These slide sets (one for the Eastern US and one for the Western US) describe how citizen observations can document the impact of climate change on plants and animals. They introduce the topic of phenology and data collection, the impact of climate change on phenology, and how individuals can become citizen scientists.

This is an interactive webtool that allows the user to choose a state or country and both assess how climate has changed over time and project what future changes are predicted to occur in a given area.

This video production is a part of a four-panel report from the National Academies' America's Climate Choices project. The video maps out the realm of our accumulated knowledge regarding climate change and charts a path forward, urging that research on climate change enter a new era focused on the needs of decision makers.

This video provides an overview of the research of the U.S. Department of Energy's National Renewable Energy Laboratory (NREL) on converting biomass to liquid fuels.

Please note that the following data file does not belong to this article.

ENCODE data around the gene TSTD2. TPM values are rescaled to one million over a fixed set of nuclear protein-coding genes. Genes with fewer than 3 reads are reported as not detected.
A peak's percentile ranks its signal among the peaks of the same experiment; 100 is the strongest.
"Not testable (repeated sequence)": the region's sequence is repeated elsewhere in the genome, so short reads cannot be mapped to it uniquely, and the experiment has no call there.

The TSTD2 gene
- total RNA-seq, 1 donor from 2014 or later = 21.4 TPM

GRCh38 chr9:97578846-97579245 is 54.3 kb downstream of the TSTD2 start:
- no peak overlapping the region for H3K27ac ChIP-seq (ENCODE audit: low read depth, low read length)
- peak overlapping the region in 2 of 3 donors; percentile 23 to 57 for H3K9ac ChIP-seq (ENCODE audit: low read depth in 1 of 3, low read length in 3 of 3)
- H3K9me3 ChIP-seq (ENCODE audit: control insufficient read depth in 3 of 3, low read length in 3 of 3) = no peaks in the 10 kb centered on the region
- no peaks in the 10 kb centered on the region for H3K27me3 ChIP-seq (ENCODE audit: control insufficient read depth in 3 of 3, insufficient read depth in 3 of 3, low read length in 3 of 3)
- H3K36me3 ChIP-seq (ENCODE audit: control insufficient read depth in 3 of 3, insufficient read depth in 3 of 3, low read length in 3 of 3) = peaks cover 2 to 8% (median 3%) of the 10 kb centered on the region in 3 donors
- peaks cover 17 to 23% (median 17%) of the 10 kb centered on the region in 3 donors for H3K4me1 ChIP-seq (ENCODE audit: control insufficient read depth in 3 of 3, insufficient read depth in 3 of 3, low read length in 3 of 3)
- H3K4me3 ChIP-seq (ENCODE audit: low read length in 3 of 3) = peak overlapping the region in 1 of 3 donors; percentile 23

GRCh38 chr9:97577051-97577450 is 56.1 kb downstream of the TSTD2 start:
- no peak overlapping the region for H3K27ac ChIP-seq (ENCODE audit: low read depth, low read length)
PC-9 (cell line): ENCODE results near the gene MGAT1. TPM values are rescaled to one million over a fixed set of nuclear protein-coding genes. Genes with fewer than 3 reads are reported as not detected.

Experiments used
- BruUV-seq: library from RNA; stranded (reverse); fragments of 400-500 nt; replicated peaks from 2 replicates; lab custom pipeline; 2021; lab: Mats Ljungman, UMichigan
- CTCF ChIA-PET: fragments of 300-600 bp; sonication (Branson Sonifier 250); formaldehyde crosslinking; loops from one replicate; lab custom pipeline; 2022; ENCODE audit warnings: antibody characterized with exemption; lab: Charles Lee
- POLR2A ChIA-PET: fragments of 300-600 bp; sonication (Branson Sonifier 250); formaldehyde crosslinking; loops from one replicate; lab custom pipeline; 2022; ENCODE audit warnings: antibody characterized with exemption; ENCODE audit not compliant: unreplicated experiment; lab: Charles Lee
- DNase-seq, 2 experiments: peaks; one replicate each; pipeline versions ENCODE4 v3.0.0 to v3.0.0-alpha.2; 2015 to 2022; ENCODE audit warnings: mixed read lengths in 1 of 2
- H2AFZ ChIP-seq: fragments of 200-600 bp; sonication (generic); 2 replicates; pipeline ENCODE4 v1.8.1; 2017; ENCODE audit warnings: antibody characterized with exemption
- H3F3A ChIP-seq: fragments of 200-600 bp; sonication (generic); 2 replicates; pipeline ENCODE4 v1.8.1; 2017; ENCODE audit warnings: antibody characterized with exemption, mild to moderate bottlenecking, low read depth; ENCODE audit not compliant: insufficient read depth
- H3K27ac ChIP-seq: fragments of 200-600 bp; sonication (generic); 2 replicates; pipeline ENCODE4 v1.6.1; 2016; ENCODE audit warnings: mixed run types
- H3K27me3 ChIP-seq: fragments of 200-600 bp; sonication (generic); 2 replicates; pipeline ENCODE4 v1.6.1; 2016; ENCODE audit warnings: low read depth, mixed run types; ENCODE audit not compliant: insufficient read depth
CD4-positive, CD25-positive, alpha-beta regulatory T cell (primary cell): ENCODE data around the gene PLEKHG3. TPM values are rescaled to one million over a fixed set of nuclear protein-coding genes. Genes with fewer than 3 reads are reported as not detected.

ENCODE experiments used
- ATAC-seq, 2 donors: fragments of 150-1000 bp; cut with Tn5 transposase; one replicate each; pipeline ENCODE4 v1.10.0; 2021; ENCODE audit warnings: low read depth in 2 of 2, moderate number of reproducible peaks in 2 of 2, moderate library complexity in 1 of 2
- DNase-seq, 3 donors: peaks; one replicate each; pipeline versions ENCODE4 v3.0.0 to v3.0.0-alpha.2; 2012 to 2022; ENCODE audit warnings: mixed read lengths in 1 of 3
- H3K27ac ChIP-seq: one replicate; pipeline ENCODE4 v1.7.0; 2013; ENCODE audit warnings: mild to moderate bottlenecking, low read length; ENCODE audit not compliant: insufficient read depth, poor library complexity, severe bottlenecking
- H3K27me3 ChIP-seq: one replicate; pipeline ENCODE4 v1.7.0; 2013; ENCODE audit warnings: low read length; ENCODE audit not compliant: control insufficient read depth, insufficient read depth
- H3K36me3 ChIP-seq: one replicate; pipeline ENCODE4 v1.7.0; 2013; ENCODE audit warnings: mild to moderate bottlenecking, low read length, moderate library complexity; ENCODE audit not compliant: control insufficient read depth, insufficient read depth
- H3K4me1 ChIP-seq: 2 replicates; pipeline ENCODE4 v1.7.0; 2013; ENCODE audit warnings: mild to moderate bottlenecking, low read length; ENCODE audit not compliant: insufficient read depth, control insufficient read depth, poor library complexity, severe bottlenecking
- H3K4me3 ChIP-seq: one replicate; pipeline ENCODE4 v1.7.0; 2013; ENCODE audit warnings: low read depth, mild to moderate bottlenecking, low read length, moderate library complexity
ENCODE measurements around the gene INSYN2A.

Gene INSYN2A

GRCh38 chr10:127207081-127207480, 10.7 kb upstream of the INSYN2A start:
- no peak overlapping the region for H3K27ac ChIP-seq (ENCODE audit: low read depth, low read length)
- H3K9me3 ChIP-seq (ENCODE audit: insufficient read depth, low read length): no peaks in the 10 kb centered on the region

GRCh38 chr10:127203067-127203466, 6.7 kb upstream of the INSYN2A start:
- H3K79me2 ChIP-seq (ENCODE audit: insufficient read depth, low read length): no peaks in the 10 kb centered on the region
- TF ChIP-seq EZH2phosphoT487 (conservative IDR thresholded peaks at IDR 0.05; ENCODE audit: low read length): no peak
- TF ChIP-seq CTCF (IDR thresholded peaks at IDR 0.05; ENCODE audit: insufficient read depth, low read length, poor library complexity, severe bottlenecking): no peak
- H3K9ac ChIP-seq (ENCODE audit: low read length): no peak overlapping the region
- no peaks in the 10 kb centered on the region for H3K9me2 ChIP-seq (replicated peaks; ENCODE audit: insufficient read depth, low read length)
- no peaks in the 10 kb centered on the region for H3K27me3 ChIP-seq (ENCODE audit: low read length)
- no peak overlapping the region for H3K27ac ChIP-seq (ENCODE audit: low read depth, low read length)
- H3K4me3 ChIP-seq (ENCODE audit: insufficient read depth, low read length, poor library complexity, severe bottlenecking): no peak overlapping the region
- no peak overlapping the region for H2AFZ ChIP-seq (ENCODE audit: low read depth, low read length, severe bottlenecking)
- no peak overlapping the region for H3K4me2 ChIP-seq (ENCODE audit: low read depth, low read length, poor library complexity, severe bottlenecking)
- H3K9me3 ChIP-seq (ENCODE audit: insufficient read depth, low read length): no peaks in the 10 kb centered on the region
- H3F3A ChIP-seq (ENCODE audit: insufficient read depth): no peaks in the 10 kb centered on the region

This video segment from What's Up in the Environment shares how an entire home can be constructed using green energy sources (solar and geothermal energy). Video is narrated by young boy whose father is the chief engineer on the project.

Video introduces wind energy research at the National Renewable Energy Lab (NREL) and provides an overview of the NREL Wind Technology Center near Boulder, Colorado.

This straightforward calculator provides conversions from one unit of energy to the equivalent amount of CO2 emission expected from using that amount.

This video provides background information and teaching tips about the history and relevance of phenology and seasonal observations of plants and animals within the context of rural Wisconsin.

This video is part of the Climate Science in a Nutshell series. This short, animated video looks at evidence of a rapidly warming planet. It discusses how air bubbles in ice cores can be used to estimate Earth's average air temperature for thousands of years and how direct measurements document air temperatures from 1880.

This video focuses on the science of climate change and its impacts on wildlife on land and in the sea, and their habitats in the U.S. There are short sections on walruses, coral reefs, migrating birds and their breeding grounds, freshwater fish, bees, etc. Video concludes with some discussion about solutions, including reduce/recyle/reuse, energy conservation, backyard habitats, citizen scientists.

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